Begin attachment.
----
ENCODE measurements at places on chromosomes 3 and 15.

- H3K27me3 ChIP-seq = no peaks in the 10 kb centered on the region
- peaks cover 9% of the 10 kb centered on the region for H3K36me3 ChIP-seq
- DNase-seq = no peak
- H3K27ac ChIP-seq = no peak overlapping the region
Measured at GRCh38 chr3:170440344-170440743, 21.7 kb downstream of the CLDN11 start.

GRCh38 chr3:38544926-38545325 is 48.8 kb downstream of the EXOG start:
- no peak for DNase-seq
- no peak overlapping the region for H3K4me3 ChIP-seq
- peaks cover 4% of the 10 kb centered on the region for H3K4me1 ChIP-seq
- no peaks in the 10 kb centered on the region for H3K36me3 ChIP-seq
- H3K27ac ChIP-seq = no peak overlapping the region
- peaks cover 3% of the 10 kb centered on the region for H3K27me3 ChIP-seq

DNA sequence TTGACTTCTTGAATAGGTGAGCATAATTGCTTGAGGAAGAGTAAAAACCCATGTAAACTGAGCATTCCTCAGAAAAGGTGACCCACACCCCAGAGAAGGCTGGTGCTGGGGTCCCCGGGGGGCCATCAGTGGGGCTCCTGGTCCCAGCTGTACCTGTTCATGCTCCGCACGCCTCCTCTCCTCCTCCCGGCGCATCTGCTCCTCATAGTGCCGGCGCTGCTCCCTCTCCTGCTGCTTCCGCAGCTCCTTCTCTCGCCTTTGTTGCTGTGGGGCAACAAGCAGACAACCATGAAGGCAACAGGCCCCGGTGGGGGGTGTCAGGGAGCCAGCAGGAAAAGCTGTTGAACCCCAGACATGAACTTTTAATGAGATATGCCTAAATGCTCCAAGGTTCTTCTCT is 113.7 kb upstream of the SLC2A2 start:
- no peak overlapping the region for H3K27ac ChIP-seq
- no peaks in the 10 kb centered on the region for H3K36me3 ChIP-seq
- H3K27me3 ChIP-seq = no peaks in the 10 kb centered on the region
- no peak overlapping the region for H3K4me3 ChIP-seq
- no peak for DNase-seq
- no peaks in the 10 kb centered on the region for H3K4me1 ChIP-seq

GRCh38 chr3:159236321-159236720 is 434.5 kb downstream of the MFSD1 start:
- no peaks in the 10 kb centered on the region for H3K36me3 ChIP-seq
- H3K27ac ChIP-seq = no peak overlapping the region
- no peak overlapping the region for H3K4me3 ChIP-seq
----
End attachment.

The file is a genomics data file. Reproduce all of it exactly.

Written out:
ENCODE measurements at places on chromosomes 3 and 15.

- H3K27me3 ChIP-seq = no peaks in the 10 kb centered on the region
- peaks cover 9% of the 10 kb centered on the region for H3K36me3 ChIP-seq
- DNase-seq = no peak
- H3K27ac ChIP-seq = no peak overlapping the region
Measured at GRCh38 chr3:170440344-170440743, 21.7 kb downstream of the CLDN11 start.

GRCh38 chr3:38544926-38545325 is 48.8 kb downstream of the EXOG start:
- no peak for DNase-seq
- no peak overlapping the region for H3K4me3 ChIP-seq
- peaks cover 4% of the 10 kb centered on the region for H3K4me1 ChIP-seq
- no peaks in the 10 kb centered on the region for H3K36me3 ChIP-seq
- H3K27ac ChIP-seq = no peak overlapping the region
- peaks cover 3% of the 10 kb centered on the region for H3K27me3 ChIP-seq

DNA sequence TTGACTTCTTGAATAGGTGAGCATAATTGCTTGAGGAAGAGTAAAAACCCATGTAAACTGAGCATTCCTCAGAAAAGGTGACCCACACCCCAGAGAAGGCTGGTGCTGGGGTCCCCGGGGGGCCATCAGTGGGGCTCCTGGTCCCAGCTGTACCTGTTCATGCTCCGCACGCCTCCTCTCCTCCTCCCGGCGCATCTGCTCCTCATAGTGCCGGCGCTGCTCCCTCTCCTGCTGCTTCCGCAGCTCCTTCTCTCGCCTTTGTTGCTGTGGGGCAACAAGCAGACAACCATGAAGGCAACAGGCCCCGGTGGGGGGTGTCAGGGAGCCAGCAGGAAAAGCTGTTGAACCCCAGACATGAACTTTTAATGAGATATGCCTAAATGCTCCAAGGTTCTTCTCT is 113.7 kb upstream of the SLC2A2 start:
- no peak overlapping the region for H3K27ac ChIP-seq
- no peaks in the 10 kb centered on the region for H3K36me3 ChIP-seq
- H3K27me3 ChIP-seq = no peaks in the 10 kb centered on the region
- no peak overlapping the region for H3K4me3 ChIP-seq
- no peak for DNase-seq
- no peaks in the 10 kb centered on the region for H3K4me1 ChIP-seq

GRCh38 chr3:159236321-159236720 is 434.5 kb downstream of the MFSD1 start:
- no peaks in the 10 kb centered on the region for H3K36me3 ChIP-seq
- H3K27ac ChIP-seq = no peak overlapping the region
- no peak overlapping the region for H3K4me3 ChIP-seq